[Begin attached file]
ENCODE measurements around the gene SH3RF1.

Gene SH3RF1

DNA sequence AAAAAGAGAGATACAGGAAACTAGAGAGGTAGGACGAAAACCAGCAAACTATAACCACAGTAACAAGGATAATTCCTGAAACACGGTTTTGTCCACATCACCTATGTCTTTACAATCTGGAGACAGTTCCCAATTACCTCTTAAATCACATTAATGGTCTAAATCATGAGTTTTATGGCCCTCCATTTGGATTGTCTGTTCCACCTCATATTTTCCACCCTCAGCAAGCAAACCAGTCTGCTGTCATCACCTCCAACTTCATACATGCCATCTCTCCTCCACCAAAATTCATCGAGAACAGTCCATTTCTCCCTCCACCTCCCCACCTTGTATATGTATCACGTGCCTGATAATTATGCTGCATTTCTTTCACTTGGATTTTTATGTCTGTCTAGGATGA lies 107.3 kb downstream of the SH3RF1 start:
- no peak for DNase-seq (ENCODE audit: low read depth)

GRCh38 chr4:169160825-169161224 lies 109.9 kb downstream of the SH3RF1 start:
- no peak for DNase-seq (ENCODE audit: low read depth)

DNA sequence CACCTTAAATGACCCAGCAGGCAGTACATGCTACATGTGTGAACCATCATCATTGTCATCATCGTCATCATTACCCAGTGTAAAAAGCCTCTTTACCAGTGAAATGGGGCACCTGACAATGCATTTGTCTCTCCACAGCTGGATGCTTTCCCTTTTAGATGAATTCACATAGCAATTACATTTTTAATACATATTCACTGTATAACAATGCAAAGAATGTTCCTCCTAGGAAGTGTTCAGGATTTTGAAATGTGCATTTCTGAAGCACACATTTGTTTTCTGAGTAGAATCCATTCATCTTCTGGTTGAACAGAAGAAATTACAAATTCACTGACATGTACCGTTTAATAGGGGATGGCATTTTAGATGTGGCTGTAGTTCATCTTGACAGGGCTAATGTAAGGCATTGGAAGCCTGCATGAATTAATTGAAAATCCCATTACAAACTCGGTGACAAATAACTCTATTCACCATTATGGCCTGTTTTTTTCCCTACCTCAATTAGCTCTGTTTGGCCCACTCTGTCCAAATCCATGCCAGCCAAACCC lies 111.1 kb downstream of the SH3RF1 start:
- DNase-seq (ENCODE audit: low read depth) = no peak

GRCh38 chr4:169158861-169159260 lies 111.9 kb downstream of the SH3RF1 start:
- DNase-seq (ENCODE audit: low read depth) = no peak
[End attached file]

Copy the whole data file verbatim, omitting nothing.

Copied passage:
ENCODE measurements around the gene SH3RF1.

Gene SH3RF1

DNA sequence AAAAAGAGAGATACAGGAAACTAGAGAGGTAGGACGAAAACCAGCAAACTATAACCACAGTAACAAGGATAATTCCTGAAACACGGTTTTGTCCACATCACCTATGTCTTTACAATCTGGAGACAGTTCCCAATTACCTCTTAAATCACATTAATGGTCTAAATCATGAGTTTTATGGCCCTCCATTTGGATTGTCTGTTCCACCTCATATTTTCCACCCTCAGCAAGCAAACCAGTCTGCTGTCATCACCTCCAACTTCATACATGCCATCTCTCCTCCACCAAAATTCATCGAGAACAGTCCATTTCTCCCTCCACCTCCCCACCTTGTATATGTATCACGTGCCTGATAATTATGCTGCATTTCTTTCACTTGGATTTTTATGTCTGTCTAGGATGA lies 107.3 kb downstream of the SH3RF1 start:
- no peak for DNase-seq (ENCODE audit: low read depth)

GRCh38 chr4:169160825-169161224 lies 109.9 kb downstream of the SH3RF1 start:
- no peak for DNase-seq (ENCODE audit: low read depth)

DNA sequence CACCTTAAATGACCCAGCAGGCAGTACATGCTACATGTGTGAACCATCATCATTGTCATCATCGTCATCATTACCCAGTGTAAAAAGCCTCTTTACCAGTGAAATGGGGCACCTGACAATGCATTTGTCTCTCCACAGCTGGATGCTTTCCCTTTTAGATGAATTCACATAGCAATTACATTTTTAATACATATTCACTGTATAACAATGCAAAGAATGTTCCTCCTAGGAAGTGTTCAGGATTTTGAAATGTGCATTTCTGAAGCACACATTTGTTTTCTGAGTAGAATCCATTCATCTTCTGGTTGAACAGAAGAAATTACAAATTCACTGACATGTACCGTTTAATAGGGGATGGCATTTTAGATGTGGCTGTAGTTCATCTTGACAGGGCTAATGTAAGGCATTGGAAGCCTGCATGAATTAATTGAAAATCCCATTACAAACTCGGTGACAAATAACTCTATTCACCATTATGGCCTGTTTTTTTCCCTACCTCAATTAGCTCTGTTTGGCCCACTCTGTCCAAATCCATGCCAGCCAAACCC lies 111.1 kb downstream of the SH3RF1 start:
- DNase-seq (ENCODE audit: low read depth) = no peak

GRCh38 chr4:169158861-169159260 lies 111.9 kb downstream of the SH3RF1 start:
- DNase-seq (ENCODE audit: low read depth) = no peak